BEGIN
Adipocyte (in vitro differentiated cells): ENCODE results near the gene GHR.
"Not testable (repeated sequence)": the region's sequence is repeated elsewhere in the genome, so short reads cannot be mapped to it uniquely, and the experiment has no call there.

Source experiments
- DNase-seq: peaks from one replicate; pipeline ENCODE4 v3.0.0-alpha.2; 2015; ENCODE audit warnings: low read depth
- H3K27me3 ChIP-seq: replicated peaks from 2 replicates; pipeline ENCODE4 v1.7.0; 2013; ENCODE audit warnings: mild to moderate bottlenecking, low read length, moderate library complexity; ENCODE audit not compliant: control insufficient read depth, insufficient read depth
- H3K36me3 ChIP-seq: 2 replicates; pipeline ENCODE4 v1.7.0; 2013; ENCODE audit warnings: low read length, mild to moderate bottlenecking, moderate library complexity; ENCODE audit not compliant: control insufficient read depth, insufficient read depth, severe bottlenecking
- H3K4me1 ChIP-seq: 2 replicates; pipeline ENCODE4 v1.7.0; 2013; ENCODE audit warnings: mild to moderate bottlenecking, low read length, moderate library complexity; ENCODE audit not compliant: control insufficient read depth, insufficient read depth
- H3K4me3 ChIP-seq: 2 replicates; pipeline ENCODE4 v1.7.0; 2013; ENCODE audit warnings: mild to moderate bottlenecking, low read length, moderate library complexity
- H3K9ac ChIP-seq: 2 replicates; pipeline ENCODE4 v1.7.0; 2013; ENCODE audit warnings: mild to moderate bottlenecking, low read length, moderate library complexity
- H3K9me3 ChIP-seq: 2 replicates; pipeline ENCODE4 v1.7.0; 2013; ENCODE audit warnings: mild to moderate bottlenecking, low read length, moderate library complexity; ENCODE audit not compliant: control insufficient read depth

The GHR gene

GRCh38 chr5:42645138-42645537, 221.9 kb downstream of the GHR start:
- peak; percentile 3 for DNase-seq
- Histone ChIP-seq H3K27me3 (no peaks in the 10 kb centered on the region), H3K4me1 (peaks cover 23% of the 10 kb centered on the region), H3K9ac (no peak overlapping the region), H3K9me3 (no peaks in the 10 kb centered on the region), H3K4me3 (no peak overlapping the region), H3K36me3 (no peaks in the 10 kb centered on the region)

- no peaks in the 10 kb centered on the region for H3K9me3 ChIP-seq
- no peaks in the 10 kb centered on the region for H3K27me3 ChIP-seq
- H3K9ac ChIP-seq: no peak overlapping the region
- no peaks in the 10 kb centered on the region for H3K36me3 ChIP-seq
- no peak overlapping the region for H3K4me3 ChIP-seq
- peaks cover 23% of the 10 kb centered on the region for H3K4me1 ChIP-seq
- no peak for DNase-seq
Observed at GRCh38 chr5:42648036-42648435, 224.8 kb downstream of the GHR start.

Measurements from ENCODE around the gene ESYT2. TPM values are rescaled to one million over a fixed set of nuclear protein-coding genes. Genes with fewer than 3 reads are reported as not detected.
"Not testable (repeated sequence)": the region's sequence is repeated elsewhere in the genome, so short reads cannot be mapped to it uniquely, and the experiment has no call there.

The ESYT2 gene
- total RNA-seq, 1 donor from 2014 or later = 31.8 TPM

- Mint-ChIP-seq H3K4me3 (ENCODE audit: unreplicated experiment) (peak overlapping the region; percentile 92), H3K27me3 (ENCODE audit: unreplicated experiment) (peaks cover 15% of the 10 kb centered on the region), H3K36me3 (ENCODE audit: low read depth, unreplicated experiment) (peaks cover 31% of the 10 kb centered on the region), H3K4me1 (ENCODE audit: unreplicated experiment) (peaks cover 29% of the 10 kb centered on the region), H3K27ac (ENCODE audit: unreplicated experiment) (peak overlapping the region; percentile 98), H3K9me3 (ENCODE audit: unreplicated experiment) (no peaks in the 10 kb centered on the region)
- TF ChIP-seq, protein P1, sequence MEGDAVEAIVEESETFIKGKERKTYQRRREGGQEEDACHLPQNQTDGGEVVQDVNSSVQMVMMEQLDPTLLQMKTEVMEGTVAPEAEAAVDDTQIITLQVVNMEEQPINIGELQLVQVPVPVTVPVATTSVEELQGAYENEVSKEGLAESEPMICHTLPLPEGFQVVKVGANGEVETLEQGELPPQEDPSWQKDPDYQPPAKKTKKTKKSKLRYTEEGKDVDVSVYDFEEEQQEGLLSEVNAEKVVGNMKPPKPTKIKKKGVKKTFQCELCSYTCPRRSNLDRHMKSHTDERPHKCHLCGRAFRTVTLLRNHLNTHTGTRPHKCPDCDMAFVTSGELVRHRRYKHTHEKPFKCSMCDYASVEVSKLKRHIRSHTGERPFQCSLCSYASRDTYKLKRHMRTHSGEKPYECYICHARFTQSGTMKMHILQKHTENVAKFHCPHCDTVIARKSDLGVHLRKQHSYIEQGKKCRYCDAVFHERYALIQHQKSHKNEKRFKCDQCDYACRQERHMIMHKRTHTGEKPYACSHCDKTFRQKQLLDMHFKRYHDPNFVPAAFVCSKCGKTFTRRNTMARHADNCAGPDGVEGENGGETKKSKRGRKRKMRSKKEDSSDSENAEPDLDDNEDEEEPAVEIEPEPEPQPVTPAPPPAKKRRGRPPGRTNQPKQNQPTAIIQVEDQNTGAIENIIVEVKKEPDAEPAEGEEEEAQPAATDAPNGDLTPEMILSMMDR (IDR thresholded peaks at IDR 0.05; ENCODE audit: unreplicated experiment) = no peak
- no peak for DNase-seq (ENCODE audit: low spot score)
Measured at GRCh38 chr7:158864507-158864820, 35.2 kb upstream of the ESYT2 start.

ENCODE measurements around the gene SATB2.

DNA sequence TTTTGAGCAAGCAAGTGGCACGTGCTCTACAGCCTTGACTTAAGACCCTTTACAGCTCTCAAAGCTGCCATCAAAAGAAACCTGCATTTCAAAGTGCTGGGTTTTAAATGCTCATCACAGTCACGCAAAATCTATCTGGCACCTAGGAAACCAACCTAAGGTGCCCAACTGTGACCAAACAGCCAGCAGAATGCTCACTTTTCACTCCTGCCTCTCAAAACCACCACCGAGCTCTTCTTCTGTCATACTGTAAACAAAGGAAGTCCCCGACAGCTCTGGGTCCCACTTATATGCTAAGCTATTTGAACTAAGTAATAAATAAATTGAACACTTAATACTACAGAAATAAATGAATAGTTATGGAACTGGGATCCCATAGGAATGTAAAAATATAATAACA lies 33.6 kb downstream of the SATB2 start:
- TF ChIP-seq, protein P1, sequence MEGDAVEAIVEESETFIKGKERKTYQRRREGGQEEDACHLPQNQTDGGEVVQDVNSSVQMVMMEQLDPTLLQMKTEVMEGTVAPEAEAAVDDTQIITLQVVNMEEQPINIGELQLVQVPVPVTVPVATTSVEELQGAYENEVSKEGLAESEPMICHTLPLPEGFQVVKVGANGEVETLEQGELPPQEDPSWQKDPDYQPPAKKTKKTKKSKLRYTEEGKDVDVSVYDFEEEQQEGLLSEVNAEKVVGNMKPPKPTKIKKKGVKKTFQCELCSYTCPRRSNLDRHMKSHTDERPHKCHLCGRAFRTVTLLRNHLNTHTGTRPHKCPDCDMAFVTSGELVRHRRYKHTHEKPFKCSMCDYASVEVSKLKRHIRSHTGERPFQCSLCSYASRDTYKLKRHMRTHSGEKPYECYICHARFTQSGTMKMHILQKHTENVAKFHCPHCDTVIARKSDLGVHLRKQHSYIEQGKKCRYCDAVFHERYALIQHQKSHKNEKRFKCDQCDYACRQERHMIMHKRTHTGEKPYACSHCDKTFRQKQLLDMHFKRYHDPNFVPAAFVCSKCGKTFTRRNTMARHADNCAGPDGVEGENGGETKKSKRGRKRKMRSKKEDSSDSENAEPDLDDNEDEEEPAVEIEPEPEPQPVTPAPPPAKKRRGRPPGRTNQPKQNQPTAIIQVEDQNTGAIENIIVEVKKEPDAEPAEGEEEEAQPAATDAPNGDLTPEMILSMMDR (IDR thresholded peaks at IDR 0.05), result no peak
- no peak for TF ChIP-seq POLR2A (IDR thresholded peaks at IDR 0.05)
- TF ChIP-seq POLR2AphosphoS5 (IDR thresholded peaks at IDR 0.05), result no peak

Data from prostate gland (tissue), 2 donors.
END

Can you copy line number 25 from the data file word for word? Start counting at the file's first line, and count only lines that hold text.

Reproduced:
The ESYT2 gene